If you have been accused of fraternization, you should seek help from a defense attorney who has handled similar situations successfully. Our Honolulu-based military fraternization lawyer could help you understand exactly how the command will likely handle any alleged violation and work diligently to defend your best interests during any ensuing action taken against you.
Fraternization under Article 134, UCMJ, prohibits officers from fraternizing with enlisted members. This Article is not meant to prohibit low-level camaraderie or teamwork between enlisted members and officers, but instead intended to prohibit overly personal relationships that affect an officer’s ability to appear and act impartial and undermine good order, discipline, authority, or morale. There are five elements of fraternization as it is broadly defined under Article 134:
Common examples of “fraternization” in this context include romantic or sexual relations, shared living quarters, gambling, borrowing or lending money, or engaging in repeated private commercial transactions. Our Honolulu-based lawyer who has experience with military fraternization offenses could help examine the grounds on which the accusation is based and work to challenge these allegations on their merits.
Although Article 134, UCMJ, only prohibits fraternization between officers and enlisted members, each branch of the service has regulations that prohibit fraternization between enlisted superiors and subordinates. A violation of these regulations will be charged as failure to obey a general order or regulation under Article 92, UCMJ. Proof that you actually knew about the general order or regulation is not required. Therefore, “I didn’t know,” is not a defense.
AF I36-2909 prohibits “unprofessional relationships” between all personnel, to include all enlisted ranks. It specifically prohibits relationships that actually or reasonably appears to: compromise the integrity of the supervisory authority or the chain of command, cause actual or reasonable perception of favoritism, partiality, unfairness, improper use of grade or position for personal gain, demonstrates the abandonment of organizational goals for personal interests, is exploitive or coercive in nature, or creates an actual or reasonably foreseeable adverse impact on good order, discipline, authority, morale, or command’s ability to accomplish its mission.
AR 600-20 specifically prohibits “undue familiarity” between officers and enlisted members, and between “NCO and junior enlisted ranks.” Examples of undue familiarity include repeated visits to bars, night-clubs, eating establishments, or homes, except for social gatherings, that involve an entire unit, office, or work section. All relationships – regardless of rank – are prohibited that actually or appear to: compromise, the integrity of supervisory authority or the chain of command, cause partiality or unfairness, involve the improper use of grade or rank or position for personal gain, be exploitative or coercive in nature, or create an actual or clearly predictable adverse impact on discipline, authority, morale, or the ability of the command to accomplish its mission.
OPNAVINST 5370.2C prohibits personal relationships between enlisted members which are unduly familiar, do not respect differences in rank and grade, and are prejudicial to good order and discipline or of a nature to bring discredit on the naval service. This policy puts chiefs (E-7 through E-9) in a separate personnel category and prohibits them from personal relationships with enlisted members E-1 through E-6 in the same command. It also prohibits some specific positional relationships, e.g., recruiter and recruit, instructor and student.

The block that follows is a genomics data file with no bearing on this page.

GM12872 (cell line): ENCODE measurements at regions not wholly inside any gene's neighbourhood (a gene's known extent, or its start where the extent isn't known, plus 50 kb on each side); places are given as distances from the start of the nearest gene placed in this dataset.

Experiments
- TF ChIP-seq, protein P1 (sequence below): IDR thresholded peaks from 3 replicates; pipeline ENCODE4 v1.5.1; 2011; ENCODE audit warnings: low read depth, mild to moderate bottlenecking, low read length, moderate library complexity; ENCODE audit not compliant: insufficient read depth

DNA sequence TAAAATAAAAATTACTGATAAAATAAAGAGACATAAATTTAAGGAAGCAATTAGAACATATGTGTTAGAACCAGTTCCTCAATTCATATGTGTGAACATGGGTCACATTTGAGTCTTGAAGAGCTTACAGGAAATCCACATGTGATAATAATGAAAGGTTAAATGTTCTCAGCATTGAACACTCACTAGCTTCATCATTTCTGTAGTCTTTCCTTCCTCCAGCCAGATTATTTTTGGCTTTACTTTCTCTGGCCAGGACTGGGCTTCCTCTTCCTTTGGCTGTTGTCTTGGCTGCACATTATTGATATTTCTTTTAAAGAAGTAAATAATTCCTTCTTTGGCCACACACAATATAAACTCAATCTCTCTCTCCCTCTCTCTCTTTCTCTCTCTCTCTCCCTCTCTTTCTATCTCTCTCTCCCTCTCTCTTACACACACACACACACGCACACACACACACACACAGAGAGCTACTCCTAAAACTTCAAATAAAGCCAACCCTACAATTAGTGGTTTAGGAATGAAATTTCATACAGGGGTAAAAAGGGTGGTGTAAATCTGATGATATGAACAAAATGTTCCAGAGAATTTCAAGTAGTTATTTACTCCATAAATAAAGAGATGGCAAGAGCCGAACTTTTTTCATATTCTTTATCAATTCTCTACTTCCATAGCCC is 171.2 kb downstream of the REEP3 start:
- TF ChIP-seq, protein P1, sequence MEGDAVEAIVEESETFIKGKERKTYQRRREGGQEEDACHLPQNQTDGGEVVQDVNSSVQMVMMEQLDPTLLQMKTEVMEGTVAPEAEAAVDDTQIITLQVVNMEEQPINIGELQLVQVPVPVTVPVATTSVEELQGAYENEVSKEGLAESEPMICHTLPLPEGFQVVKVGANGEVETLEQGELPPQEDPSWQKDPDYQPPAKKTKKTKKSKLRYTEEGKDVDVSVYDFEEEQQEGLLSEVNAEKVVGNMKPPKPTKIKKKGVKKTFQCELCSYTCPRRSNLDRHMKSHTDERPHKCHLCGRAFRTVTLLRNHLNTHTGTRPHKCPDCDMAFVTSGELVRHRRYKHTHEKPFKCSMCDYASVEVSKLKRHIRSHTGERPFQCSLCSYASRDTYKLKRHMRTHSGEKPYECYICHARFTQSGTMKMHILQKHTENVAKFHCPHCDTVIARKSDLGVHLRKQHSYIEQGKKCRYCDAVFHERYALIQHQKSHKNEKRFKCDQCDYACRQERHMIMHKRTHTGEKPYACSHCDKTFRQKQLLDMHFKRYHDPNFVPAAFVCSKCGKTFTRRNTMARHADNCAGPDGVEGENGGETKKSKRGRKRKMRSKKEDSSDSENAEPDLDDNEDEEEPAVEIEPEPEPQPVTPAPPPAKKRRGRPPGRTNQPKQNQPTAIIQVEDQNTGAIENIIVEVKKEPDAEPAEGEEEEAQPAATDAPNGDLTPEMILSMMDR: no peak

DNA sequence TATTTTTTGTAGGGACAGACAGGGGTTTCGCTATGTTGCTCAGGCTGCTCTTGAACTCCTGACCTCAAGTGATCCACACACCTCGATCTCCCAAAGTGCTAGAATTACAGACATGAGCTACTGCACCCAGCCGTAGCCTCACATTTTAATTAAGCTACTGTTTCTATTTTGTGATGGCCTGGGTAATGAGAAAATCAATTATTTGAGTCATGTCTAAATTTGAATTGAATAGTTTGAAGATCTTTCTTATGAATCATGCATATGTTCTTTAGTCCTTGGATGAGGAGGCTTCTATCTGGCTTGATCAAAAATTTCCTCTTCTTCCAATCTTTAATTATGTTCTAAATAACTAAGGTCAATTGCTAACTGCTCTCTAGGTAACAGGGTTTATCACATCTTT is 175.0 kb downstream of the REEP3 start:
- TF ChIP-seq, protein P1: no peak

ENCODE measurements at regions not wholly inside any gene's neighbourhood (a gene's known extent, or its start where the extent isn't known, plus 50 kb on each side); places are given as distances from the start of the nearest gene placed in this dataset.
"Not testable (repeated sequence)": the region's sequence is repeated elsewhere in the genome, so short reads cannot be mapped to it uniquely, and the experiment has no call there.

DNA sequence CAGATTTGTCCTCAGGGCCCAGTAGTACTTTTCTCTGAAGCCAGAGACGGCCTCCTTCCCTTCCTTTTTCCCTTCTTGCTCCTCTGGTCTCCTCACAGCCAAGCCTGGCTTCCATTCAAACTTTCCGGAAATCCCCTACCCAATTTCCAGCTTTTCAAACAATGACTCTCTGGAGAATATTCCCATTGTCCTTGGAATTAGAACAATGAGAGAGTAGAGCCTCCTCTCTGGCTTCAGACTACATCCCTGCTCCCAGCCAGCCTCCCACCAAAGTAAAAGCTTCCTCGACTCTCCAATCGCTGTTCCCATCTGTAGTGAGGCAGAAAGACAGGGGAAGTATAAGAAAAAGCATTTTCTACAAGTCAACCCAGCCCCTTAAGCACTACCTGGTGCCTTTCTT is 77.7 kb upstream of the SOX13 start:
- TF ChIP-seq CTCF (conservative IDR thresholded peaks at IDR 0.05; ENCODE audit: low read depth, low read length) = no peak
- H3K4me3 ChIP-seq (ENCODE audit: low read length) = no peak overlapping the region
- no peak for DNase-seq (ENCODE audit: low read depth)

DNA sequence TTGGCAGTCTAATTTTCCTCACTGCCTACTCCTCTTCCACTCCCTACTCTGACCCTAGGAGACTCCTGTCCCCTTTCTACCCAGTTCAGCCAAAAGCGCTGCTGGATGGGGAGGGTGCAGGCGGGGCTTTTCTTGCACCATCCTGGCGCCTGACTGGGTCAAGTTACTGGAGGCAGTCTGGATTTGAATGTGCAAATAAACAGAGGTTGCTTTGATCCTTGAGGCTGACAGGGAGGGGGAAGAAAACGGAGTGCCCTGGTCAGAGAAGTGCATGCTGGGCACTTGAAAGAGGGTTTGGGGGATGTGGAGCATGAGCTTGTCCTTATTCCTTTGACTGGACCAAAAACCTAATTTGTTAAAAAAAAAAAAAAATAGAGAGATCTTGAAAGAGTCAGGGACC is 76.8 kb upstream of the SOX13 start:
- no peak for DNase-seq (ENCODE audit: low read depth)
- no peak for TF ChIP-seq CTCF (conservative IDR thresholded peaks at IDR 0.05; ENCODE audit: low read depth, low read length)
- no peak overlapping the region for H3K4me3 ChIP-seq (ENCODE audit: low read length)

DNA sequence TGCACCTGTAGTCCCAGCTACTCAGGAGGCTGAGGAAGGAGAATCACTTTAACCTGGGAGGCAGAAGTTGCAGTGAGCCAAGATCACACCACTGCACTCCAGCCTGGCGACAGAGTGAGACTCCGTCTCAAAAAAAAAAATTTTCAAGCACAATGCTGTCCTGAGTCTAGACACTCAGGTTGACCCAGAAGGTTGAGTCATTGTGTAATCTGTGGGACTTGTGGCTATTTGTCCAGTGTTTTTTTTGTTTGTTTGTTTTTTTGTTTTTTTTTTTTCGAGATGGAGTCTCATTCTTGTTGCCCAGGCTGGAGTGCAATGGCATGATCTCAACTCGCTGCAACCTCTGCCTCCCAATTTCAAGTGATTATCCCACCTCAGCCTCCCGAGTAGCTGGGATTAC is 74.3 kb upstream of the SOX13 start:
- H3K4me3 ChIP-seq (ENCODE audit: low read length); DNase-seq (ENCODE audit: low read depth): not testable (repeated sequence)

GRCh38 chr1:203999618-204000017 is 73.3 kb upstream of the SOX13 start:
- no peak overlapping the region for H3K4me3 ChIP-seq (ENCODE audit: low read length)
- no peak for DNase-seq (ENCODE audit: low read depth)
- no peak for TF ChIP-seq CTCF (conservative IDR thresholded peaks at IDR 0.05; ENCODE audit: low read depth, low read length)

MARCORMAN 1100.4 prohibits personal relationships between officer and enlisted, as well as NCOs and their junior enlisted subordinates that are unduly familiar and do not respect differences in grade or rank. The focus is on whether the relationship calls into question a senior’s objectivity, results in actual or apparent preferential treatment, undermines the authority of the senior, or compromises the chain of command.
While the military takes fraternization extremely seriously, it does not punish all instances of this offense equally. If the circumstances surrounding the alleged offense are not severe, a servicemember may face light punishment, such as a letter of reprimand, administrative separation, or NJP which may include extra duties, restrictions, or loss of pay.
In more severe situations, however, allegations of fraternization may be addressed through a court-martial, which could potentially end with an accused servicemember facing punitive discharge (dismissal, bad conduct discharge, or dishonorable discharge), forfeiture of pay, and confinement for up to two years. When someone is facing suspicion of fraternization, they should retain our Honolulu-based military defense attorney. As a former enlisted Marine and Army JAG officer, he understands the many legal nuances to fraternization cases and could build a solid defense.
Allegations of fraternization can derail decades of honorable service in an instant, regardless of the severity of the case. To effectively protect your rights in this situation, seeking help from an experienced military attorney is a virtual necessity.
As a former enlisted Marine and Army JAG officer, our attorney knows how important your service is to you. He could fight on your behalf to protect both your reputation and that of the armed forces. Get in touch today to see how our Honolulu-based military fraternization lawyer could help you.